As 6th century Rome started to fall apart and he became pope, St. Gregory the Great wrote one of his great scriptural commentaries called the Moralia, or a Commentary on the Book of Job. Gregory ends his commentary with some humble words that reveal someone who is not afraid to know himself. He’s a humble man, and we need humble leaders today. I simplify his words, not distorting them, I hope:
“Now that I have finished this work, I have to look at myself. We are so complex, even when we try speaking the truth. Let me go from the forum of words to the senate house of my heart, to take council about myself.
I don’t want to speak anything evil or speak poorly about what is good.
I wish my words please the One is good. Yet, can I claim I have spoken no evil at all? Have I spoken less well than I should, perhaps? When I look within, pushing aside leafy words and branches of arguments, and examine my deepest intentions, I know I intend to please God, but has some desire for human praise crept in? Has it intruded into my simple desire to please God?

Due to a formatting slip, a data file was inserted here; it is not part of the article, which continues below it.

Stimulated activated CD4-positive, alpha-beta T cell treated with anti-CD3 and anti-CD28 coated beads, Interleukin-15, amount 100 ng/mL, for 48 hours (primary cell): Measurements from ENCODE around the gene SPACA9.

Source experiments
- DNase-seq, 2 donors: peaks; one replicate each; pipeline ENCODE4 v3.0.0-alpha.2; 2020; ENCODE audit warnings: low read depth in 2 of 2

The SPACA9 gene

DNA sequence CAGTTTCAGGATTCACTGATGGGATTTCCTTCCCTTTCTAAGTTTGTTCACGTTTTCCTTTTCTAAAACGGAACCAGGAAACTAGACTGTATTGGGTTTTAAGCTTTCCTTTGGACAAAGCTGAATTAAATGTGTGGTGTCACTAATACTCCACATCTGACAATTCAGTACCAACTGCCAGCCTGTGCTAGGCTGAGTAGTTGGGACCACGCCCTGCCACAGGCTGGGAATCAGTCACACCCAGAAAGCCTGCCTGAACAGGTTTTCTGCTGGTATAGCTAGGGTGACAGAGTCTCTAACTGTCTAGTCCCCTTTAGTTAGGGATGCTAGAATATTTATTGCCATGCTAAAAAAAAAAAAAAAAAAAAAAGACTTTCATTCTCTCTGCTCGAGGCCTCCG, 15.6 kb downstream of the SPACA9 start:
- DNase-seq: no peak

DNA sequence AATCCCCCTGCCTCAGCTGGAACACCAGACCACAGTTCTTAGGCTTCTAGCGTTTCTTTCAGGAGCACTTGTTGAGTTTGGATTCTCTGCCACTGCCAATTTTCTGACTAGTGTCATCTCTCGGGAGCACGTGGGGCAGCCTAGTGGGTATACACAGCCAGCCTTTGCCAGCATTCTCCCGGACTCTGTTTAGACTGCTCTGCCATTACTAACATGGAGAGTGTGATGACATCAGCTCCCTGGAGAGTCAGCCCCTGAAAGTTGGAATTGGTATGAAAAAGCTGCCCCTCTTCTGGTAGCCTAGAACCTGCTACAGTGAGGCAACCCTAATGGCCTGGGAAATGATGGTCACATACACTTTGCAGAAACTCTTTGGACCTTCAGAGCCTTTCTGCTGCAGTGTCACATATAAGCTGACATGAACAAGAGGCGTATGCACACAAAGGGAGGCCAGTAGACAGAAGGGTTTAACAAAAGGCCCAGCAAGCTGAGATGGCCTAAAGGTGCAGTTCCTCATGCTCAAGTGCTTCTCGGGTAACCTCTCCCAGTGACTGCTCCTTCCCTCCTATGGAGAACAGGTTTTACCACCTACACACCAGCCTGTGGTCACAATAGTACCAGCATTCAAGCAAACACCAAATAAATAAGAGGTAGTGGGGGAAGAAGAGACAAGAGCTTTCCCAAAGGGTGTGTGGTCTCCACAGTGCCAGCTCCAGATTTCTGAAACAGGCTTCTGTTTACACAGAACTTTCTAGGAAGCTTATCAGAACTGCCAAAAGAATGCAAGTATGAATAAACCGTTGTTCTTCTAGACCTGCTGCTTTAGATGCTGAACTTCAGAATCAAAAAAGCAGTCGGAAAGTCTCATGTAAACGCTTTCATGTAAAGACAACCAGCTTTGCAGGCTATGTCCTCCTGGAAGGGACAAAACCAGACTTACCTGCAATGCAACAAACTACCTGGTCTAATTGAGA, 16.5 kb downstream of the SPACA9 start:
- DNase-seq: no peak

Later, much later, I may realize this. Often, our intentions to please God are joined by a secret yen for human praise. Self-righteously, we even use God’s gifts to please others.
So in my commentary I reveal God’s gifts, but let me confess my wounds too. Let me instruct the little ones by my words, but let others take pity on my weakness. I offer help to some and seek help from others. As I tell some what to do, I open my heart to others to admit what they should forgive. I give medicine to some, but do not hide my wounds from others. My reader will have more than paid me back if, for what he hears from me, he offers his tears for me.”